“Department of Fisheries and Oceans (DFO) scientists have conducted thorough reviews of proponent submissions at every step of the environmental assessment process and determined that the potential risks to fish and fish habitat can be mitigated,” LeBlanc said.
Pacific Northwest is part of a broader $36-billion investment by Petronas, Malaysia’s state-owned global energy giant, to construct a pipeline, terminal and natural-gas extraction network in Canada.
The LNG processing plant on Lelu Island, near Prince Rupert, would ship 19 million tonnes a year of liquefied gas to markets in Asia, while pumping more than five million tonnes of carbon dioxide annually into the atmosphere.
The decision represents one component of a complex and politically delicate balancing act by Trudeau, who won the hearts and minds of young Canadians — especially in B.C. — with his promise to show greater respect for the environment than his predecessor, Stephen Harper. But Trudeau also vowed to help Canada’s natural-resource industry to market in order to create more middle-class jobs.
Pacific NorthWest LNG has been one of the leading LNG project proposals for several years, along with the Shell-led $25-billion LNG Canada project in Kitimat and the Chevron-led $12-billion Kitimat LNG project. Shell and Chevron have secured federal and provincial environmental approvals, plus First Nations support at the terminal, and significant support along their pipeline routes.
Pacific Northwest spokesman Spencer Sproule said before Tuesday’s announcement that if the application is approved the next step for the company is to “conduct a total review of the proposed LNG facility before tabling it to the project’s shareholders for a final investment decision.”
In addition to its deal with the Kitselas nation, Pacific Northwest has signed accords with three of the other four First Nations it was required to consult on the LNG terminal: the Metlakatla, Kitsumkalum and Gitxaala nations.
The fifth, the Lax Kw’alaams First Nation, has not taken a firm decision due to divisions within the community. But Mayor John Helin has indicated that his elected council is prepared to support the project if there are assurances the environment will be protected.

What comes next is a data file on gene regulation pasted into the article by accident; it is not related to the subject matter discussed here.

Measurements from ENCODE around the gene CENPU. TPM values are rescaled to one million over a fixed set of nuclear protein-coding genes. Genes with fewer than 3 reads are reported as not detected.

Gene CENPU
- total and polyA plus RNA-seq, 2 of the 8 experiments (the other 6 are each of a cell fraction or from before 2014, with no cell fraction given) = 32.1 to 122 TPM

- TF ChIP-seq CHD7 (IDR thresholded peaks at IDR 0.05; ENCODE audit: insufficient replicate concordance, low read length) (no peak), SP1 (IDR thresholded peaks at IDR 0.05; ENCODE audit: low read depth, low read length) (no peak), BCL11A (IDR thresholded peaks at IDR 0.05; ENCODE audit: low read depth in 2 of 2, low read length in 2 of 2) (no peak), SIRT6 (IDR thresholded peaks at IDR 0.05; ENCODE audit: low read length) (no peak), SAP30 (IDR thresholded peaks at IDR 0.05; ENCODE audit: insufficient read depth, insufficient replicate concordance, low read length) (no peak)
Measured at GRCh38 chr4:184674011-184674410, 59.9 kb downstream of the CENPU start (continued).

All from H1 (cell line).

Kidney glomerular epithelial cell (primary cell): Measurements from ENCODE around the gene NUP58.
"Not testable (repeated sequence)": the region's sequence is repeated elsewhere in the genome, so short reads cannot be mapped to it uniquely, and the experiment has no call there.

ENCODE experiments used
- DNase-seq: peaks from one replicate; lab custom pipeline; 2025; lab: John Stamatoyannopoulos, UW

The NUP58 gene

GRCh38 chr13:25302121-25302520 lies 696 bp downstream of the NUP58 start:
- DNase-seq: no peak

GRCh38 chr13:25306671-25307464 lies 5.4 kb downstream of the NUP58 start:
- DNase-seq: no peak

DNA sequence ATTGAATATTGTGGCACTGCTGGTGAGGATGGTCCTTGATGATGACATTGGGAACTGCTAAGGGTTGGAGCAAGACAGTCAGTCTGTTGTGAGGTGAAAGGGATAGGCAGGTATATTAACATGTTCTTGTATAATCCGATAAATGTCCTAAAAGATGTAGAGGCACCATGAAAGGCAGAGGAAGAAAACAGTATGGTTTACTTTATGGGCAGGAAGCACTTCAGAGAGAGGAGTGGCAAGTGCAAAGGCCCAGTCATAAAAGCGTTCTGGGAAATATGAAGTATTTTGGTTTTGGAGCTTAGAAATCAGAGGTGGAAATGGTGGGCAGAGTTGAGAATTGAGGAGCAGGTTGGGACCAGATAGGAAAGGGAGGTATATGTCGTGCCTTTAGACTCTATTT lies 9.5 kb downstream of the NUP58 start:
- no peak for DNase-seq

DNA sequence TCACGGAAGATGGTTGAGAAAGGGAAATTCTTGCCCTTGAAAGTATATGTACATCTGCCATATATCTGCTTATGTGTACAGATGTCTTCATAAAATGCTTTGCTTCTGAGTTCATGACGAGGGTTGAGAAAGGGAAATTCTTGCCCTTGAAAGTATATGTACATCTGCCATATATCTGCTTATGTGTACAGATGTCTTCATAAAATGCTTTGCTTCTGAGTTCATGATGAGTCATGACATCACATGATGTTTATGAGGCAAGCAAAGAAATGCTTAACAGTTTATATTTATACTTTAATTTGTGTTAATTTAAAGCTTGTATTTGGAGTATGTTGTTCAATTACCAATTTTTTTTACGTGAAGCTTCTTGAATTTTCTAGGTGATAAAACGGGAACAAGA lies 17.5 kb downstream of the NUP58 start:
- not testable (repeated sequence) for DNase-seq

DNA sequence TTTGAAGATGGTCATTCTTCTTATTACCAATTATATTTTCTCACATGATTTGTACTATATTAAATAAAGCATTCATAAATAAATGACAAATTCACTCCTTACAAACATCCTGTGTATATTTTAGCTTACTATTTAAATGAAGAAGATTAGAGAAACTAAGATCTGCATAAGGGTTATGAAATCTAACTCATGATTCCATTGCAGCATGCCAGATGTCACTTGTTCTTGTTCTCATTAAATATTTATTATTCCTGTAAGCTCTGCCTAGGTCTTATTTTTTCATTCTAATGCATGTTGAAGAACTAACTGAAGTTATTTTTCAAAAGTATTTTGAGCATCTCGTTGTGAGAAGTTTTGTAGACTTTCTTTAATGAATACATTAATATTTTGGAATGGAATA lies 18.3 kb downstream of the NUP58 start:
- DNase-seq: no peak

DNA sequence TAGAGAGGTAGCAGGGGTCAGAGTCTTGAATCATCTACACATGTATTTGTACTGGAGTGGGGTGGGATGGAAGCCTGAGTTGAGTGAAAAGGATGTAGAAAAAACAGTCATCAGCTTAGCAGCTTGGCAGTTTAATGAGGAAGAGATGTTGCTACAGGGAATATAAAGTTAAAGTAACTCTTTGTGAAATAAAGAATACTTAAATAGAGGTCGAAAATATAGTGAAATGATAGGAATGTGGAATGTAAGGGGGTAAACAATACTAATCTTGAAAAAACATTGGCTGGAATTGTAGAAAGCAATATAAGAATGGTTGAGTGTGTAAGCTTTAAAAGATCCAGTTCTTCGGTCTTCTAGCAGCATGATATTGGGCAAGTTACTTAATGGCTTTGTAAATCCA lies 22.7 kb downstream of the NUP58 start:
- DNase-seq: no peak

A group of First Nations issued a statement Tuesday before the announcement warning of the project’s environmental impact.
“Providing a green light for this project at this time will only lead to protracted litigation, which benefits no one,” said a statement from the Skeena Corridor Nations, which includes a faction of the Lax Kw’alaams, as well as the Gitanyow, Gitxsan, Wet’suwet’en, Lake Babine and Takla Lake nations.
Sierra Club B.C. director Caitlyn Vernon said in a statement that Tuesday was a bad day for people who care about salmon and climate: “Canada’s second-largest salmon run, on the Skeena River, may have had its death warrant signed today, through a reckless disregard for the dangers the Petronas fracked-gas plant poses to hundreds of millions of juvenile salmon in the Skeena estuary.”
But the Greater Vancouver Board of Trade welcomed the announcement, which it noted is subject to 190 conditions, and includes up to $2.5 billion in annual tax revenue and nearly $3 billion in annual contributions to Canada’s GDP.
“The Pacific NorthWest LNG project will energize the Canadian economy,” said the board of trade’s president and CEO, Iain Black.